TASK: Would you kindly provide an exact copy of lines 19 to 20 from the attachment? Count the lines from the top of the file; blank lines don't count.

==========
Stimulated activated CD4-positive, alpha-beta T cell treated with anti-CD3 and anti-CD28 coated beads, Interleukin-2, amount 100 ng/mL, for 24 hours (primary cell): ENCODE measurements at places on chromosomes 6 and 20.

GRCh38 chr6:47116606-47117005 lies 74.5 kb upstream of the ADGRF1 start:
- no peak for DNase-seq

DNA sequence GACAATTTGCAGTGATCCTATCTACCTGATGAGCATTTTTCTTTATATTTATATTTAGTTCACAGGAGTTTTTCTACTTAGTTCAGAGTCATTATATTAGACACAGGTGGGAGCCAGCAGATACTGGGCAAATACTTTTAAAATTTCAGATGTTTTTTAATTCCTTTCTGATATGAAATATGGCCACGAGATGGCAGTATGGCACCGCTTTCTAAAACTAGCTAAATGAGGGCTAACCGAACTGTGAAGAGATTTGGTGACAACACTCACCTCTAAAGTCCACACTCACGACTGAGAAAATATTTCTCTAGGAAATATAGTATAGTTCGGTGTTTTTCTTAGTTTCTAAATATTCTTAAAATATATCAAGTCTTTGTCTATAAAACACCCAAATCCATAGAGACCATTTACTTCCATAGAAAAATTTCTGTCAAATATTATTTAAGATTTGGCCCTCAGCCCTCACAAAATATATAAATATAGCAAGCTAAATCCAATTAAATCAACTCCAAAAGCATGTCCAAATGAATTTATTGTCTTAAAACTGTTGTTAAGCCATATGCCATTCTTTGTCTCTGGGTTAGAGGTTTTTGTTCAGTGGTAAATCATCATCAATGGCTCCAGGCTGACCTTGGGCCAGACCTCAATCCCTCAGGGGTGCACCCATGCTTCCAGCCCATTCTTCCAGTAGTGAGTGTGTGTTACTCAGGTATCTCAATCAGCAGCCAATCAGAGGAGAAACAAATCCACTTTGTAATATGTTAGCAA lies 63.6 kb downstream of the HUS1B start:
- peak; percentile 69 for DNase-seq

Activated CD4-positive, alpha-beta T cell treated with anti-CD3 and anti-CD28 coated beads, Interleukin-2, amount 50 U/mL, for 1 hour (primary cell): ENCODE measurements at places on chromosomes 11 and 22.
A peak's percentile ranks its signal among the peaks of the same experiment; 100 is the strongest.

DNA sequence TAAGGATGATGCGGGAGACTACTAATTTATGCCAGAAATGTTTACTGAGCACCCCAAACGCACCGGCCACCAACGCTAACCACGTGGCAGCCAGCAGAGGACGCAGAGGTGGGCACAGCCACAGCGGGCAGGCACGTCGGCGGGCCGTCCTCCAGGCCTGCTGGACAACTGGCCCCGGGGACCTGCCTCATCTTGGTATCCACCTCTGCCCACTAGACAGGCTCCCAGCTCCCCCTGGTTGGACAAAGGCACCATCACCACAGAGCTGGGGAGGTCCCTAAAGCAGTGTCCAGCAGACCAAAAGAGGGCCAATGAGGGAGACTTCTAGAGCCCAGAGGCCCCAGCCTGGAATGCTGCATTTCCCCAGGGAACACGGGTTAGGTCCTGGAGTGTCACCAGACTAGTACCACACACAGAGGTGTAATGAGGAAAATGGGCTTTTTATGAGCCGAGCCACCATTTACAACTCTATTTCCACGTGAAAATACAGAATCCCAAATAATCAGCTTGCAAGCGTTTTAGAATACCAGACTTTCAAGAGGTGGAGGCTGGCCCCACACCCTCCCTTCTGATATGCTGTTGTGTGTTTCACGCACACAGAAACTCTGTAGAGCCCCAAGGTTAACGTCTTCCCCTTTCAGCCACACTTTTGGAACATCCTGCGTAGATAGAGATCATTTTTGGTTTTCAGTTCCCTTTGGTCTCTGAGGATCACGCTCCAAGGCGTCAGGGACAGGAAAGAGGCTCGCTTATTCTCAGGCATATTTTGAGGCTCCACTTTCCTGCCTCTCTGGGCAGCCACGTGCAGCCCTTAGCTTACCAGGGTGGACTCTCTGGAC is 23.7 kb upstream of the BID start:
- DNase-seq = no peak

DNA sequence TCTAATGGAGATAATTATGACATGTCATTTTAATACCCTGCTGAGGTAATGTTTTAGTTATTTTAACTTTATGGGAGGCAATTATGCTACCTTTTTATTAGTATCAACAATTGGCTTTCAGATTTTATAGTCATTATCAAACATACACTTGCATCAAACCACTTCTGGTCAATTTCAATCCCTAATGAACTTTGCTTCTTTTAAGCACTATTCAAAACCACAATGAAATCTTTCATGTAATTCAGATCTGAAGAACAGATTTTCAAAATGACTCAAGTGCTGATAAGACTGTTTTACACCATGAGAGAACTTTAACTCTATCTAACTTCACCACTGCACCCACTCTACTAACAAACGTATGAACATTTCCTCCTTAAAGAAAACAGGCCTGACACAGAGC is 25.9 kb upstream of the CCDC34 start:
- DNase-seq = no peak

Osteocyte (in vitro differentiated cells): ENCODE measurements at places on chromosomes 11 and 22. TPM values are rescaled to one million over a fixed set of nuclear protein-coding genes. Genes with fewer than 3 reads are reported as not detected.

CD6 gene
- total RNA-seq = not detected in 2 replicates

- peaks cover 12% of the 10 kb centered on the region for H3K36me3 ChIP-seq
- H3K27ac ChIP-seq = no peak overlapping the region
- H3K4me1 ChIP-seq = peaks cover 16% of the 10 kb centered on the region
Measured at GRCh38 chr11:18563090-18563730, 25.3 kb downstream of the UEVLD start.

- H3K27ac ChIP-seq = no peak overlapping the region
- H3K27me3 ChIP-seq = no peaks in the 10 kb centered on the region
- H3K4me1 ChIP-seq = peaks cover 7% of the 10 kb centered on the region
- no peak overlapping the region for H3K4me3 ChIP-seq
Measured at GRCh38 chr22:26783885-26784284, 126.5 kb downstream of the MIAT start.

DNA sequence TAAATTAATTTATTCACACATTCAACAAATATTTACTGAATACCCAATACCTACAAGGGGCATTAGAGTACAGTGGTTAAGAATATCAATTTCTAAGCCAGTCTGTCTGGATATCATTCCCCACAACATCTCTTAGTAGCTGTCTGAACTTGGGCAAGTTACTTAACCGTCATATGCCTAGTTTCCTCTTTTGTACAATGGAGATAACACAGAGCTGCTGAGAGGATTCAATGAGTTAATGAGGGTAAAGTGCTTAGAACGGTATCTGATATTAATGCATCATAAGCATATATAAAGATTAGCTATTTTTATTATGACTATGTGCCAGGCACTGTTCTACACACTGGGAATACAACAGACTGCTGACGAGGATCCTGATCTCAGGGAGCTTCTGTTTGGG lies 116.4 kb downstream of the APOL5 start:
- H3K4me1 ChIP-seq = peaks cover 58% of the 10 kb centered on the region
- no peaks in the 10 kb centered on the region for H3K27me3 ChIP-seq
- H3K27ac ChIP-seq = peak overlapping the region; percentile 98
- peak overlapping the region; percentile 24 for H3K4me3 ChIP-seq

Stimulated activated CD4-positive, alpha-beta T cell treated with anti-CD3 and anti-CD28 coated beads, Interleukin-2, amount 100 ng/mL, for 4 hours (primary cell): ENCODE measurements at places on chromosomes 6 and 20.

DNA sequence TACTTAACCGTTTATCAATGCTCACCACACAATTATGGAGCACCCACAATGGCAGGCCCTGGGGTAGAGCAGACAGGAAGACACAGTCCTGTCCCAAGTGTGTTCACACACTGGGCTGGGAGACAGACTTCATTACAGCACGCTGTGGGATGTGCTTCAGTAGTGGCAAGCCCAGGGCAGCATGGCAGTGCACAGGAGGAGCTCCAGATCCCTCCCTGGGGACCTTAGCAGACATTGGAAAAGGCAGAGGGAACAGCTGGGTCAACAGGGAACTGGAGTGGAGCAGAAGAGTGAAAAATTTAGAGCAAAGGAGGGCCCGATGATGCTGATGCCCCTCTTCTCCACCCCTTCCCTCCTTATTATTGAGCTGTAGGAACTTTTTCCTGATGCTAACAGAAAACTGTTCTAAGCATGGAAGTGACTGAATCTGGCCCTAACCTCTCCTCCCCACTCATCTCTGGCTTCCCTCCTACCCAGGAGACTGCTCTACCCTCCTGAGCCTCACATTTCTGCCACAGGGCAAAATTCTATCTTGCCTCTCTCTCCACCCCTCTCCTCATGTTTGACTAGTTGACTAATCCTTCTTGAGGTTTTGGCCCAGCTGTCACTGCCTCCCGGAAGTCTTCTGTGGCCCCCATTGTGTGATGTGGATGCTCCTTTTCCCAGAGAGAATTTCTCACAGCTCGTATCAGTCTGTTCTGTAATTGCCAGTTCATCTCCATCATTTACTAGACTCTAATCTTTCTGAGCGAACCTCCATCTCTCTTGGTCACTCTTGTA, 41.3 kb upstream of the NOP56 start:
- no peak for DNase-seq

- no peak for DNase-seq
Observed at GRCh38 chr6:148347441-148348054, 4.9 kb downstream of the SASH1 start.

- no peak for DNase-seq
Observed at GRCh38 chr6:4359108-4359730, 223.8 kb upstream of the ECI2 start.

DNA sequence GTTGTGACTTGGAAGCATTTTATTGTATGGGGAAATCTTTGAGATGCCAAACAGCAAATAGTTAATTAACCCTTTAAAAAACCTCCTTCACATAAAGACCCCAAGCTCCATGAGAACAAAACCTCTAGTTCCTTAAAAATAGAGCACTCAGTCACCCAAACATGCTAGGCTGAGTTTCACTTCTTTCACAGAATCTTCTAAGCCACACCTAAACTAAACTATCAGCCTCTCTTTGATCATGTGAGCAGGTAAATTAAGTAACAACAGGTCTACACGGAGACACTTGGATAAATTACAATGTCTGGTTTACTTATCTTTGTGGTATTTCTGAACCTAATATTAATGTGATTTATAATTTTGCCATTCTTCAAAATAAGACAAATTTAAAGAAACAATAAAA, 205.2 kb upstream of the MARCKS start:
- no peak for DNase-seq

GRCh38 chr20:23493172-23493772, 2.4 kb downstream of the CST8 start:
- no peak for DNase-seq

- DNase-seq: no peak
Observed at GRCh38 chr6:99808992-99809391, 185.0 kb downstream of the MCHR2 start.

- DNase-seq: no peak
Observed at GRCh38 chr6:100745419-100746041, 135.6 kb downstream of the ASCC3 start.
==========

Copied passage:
- H3K27ac ChIP-seq = no peak overlapping the region
- H3K27me3 ChIP-seq = no peaks in the 10 kb centered on the region